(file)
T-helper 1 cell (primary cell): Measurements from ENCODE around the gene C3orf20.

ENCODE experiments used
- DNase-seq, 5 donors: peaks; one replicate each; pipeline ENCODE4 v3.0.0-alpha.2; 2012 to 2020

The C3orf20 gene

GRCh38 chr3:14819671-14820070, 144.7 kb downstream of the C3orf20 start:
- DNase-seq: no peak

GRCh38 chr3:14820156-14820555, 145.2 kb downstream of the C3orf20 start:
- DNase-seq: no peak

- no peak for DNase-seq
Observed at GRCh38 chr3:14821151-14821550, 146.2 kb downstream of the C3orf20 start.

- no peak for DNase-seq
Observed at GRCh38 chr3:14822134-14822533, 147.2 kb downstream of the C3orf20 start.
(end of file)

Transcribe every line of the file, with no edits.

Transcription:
T-helper 1 cell (primary cell): Measurements from ENCODE around the gene C3orf20.

ENCODE experiments used
- DNase-seq, 5 donors: peaks; one replicate each; pipeline ENCODE4 v3.0.0-alpha.2; 2012 to 2020

The C3orf20 gene

GRCh38 chr3:14819671-14820070, 144.7 kb downstream of the C3orf20 start:
- DNase-seq: no peak

GRCh38 chr3:14820156-14820555, 145.2 kb downstream of the C3orf20 start:
- DNase-seq: no peak

- no peak for DNase-seq
Observed at GRCh38 chr3:14821151-14821550, 146.2 kb downstream of the C3orf20 start.

- no peak for DNase-seq
Observed at GRCh38 chr3:14822134-14822533, 147.2 kb downstream of the C3orf20 start.